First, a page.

As we search for the best answer for alternative energy solutions, photovoltaic energy, or solar power, often enters the conversation as a strong candidate. With the development and of residential roof solar panels and their accessibility increasing, it’s necessary to consider the further use of these panels against the benefits of a ground-mounted solar energy farm. The ground-based solar array technology isn’t dead just because of the existence of roof-based panels. In fact, ground-based solar farm technology continues to improve even down to the geological engineering of its foundation.
Optimized Energy Production
After the installation of a ground-mounted solar panel, its user has full control over the direction the arrays face. In a roof-based solar panel energy system, the owner lacks control, and therefore the homeowner or business owner’s solar energy remains unoptimized. Facing your solar panels the correct direction at all times during all seasons ensures that the system collects the maximum amount of solar energy for storage and use.
This is especially important in areas of the world where cloudy, rainy days are common, or during the entirety of winter where the days are short. More energy production means that more people can make use of the eco-friendly solar solution, especially with the help of a commercial solar farm.
Control Over Location
If leaves or tree branches frequently shade the roof of a home, it is likely a poor candidate for a solar energy roofing system. However, a landowner may instead choose to install a ground-based solar array anywhere on their property—which gives them the opportunity to place the array in the sunniest spot of their land.
As we gain access to more advanced methods of providing solid foundations to solar panels, geological engineers can greenlight more diverse locations for solar arrays. Areas that were once poor choices for solar farms due to the stability of their terrain and lackluster support for standard concrete foundations open with the use of alternative foundation solutions. One such option for solar panel foundation in difficult terrain is the straightforward helical pier. Its minimally invasive installation lessens Earthly disruptions while providing panels with the uplift resistance they need to survive in challenging locations.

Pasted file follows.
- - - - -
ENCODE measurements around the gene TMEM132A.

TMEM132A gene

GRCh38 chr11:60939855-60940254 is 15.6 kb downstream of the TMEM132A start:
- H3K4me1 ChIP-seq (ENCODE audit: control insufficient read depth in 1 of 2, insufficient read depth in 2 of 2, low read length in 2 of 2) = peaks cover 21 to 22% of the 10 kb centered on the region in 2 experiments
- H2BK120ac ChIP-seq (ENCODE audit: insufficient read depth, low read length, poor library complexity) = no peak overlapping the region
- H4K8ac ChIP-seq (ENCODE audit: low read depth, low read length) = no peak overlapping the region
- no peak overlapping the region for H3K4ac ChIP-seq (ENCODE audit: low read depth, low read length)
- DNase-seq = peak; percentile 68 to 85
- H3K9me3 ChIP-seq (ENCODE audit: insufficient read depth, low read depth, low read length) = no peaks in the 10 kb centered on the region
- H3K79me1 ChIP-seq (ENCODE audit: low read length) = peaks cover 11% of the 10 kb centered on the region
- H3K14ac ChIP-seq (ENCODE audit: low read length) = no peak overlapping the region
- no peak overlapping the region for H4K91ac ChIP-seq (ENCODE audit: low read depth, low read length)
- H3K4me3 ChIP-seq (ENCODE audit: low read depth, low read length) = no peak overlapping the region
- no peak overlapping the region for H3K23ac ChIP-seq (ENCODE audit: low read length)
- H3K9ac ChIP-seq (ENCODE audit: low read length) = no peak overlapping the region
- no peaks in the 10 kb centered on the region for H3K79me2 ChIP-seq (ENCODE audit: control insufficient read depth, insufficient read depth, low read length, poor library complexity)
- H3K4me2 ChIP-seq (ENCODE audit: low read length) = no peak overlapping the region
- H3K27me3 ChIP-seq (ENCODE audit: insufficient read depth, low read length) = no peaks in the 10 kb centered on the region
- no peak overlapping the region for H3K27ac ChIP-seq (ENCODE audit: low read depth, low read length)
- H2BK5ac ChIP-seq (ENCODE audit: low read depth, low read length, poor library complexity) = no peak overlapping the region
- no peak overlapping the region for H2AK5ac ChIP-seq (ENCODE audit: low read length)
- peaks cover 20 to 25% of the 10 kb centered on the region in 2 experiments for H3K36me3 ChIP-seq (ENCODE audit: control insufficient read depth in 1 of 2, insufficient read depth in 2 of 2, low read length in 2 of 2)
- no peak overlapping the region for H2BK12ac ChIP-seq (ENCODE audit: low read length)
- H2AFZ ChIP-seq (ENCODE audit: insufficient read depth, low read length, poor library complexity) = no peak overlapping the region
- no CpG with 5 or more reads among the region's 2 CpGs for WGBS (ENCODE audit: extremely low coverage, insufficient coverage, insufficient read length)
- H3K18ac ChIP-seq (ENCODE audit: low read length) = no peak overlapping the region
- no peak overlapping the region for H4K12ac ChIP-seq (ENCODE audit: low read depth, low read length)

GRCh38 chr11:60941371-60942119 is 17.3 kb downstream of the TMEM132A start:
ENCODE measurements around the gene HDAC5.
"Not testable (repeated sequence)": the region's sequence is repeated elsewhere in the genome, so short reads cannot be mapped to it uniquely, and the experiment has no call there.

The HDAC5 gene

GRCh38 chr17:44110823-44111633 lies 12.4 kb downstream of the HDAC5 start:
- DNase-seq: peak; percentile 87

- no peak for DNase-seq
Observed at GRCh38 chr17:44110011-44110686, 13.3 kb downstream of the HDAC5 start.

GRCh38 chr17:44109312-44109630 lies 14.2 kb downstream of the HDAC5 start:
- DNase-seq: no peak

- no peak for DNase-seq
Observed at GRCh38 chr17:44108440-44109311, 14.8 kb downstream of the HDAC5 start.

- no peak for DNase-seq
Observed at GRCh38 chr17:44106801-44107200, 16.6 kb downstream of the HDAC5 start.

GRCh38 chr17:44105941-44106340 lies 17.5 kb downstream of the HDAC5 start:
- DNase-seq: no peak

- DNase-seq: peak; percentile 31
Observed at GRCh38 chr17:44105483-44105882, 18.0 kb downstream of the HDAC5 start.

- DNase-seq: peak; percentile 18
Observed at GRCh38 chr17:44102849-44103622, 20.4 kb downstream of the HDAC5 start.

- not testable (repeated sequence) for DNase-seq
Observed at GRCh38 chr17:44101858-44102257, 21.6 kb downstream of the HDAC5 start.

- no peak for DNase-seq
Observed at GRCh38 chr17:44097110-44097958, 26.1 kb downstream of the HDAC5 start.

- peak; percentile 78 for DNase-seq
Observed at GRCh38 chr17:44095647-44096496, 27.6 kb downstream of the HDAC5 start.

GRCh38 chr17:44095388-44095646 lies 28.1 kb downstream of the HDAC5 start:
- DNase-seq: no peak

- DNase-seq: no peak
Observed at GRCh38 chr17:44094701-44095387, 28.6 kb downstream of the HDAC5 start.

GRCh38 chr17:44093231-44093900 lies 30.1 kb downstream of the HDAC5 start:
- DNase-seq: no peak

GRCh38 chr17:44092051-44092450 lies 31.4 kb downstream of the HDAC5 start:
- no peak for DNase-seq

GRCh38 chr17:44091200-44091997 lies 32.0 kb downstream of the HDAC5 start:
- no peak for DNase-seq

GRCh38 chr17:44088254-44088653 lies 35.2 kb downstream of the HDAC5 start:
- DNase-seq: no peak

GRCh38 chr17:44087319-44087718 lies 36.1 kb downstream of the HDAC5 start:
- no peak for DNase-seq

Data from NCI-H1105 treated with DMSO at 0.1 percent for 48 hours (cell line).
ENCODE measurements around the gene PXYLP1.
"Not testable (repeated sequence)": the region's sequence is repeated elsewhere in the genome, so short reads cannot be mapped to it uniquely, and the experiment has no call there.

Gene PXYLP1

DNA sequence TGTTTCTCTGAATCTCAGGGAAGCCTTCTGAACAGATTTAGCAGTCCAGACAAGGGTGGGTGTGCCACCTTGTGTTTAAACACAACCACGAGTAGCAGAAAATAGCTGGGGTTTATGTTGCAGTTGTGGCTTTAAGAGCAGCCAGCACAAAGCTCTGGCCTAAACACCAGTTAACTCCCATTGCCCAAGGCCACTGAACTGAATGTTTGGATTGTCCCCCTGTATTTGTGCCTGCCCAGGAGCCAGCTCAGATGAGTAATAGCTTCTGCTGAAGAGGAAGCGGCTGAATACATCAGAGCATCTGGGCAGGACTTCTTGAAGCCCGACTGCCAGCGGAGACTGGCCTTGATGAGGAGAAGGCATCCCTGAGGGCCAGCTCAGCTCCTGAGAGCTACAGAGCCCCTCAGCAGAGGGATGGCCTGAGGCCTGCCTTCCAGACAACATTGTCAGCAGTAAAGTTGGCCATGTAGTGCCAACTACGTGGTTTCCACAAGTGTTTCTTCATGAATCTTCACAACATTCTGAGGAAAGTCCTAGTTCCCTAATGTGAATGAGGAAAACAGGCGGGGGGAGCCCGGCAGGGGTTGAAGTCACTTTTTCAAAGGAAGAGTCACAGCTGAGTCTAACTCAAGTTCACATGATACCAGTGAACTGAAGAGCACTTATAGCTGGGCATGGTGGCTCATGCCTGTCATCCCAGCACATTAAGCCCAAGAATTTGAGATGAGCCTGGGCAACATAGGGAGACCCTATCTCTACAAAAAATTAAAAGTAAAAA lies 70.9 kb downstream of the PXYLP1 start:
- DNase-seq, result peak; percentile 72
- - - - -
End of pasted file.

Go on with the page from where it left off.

Easier To Perform Maintenance
One of the downsides of placing solar panels on your roof is the accessibility. A roof is one of the least accessible places around the house; installing roof-based solar panels may offer convenience, but maintaining them will pose as a challenge. By keeping the panels on the ground, the owner can clean them off after a snowstorm or during the fall with ease. Replacing old or faulty solar panels requires far less effort with ground-mounted systems than roof systems and makes it easier to spot problems before they impact your energy production.
To conclude, while the convenience of residential roof-based solar panels is essential to the advancement of green energy, the benefits of a ground-mounted solar energy farm still provide the world of renewable energy with an irreplaceable resource.